This model implies a high degree of control by government over the economy and the banking and monetary system. This means that it must operate within the framework of a wider Constitutional settlement which establishes a high level of democratic accountability to ensure that the outcomes meet the needs of all citizens individually and collectively. It also should function in close tandem with a sophisticated economic policy and industrial strategy. This is a banking and monetary system designed to facilitate carefully crafted policy.

Comments

  1. Gerry Toner -

    This is a money solution for money thinking. This is evidence of a new bourgeois revolution that integrates the state fully as the core capitalist agent. The state will as it does today dictate to the population.
    The purpose of the money system must be to support the production and and reproduction of human life systems. Money has facilitated producers in exchange for sustaining their lives with expanding material gains for centuries. Debt existed before money. Both emerged to serve the people. This proposal is no doubt a technical fix but it is a bourgeois fix designed to secure money as a corrupting dominant variable dictating to humans. Graeber would see it anthropologically as a development, different from today but flawed. The state must wither, if not it is then the subject of capture and that is the weakness of the capitalist state.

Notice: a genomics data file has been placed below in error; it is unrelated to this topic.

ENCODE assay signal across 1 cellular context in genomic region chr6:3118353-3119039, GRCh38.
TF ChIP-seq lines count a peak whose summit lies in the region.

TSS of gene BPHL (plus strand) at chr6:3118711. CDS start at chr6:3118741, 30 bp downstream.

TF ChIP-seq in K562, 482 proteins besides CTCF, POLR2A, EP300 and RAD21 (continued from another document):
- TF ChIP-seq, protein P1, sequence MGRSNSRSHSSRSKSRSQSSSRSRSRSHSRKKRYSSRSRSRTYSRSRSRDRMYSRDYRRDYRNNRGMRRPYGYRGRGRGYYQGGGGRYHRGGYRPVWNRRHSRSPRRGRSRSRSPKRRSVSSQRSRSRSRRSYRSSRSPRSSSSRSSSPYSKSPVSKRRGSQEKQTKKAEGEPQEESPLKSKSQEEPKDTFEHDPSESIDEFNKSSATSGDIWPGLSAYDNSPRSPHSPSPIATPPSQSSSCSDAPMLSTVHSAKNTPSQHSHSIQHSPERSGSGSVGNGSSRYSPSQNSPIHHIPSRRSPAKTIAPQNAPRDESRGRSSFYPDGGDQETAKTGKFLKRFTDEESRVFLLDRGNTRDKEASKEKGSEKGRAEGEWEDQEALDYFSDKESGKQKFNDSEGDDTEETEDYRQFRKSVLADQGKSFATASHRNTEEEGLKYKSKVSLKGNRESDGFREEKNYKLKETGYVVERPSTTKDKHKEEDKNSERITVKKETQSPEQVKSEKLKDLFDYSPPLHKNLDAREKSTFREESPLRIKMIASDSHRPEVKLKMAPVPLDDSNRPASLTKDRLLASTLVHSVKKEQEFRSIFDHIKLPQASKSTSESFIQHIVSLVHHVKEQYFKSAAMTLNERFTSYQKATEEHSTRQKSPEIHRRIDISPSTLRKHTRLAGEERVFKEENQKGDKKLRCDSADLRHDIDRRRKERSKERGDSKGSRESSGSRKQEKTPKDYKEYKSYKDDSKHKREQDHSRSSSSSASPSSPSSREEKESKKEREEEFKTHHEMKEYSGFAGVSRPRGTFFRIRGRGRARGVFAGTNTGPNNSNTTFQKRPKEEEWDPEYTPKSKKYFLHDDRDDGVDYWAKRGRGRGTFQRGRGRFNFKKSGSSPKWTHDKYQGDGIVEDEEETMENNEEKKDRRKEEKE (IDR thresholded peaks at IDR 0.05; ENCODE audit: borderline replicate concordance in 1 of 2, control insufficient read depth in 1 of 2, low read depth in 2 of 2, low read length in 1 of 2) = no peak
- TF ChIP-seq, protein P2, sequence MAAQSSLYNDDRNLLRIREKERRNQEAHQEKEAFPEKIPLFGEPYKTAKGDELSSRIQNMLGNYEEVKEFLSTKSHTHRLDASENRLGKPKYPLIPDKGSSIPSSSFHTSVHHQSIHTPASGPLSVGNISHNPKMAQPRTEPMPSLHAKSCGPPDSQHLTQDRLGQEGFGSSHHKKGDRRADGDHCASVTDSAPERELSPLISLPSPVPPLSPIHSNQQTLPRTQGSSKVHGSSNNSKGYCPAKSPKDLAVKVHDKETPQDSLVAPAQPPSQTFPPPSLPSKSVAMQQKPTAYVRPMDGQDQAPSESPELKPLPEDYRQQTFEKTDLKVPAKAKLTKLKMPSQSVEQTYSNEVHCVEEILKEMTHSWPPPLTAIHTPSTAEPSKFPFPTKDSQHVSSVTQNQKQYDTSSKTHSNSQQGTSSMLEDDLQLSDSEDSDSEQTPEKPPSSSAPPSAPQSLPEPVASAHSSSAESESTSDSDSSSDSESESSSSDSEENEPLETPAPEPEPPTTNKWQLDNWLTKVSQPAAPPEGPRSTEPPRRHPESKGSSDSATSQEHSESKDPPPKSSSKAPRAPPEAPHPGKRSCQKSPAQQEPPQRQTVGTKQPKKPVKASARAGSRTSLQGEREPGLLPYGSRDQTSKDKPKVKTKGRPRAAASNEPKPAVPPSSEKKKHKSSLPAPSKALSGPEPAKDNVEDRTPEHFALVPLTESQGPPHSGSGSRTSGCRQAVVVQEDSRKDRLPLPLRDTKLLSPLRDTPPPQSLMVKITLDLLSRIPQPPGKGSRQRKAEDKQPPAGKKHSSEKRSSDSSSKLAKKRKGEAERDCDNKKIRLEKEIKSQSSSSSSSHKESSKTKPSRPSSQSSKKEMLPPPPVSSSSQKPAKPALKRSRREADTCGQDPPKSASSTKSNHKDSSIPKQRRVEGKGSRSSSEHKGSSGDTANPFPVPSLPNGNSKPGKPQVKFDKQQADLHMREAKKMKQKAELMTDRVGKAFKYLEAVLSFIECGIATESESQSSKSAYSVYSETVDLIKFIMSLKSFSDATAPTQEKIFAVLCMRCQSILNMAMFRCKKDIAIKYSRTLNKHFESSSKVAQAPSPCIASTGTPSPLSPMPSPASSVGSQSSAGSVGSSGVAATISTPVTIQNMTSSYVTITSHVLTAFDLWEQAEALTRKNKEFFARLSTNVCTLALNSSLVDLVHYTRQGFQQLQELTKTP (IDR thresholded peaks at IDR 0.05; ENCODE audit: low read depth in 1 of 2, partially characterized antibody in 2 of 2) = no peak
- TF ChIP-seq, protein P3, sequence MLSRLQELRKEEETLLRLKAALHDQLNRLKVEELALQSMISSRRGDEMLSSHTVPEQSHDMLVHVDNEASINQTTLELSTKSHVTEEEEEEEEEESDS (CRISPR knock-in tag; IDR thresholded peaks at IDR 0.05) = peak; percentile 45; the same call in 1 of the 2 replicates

2. Jim Osborne -

    Gerry, those comments suggest you have not really thought through the effects of the system design. How is it a “bourgeois revolution” to eliminate usury from the banking system? Is your solution to the challenges we face to abolish money altogether?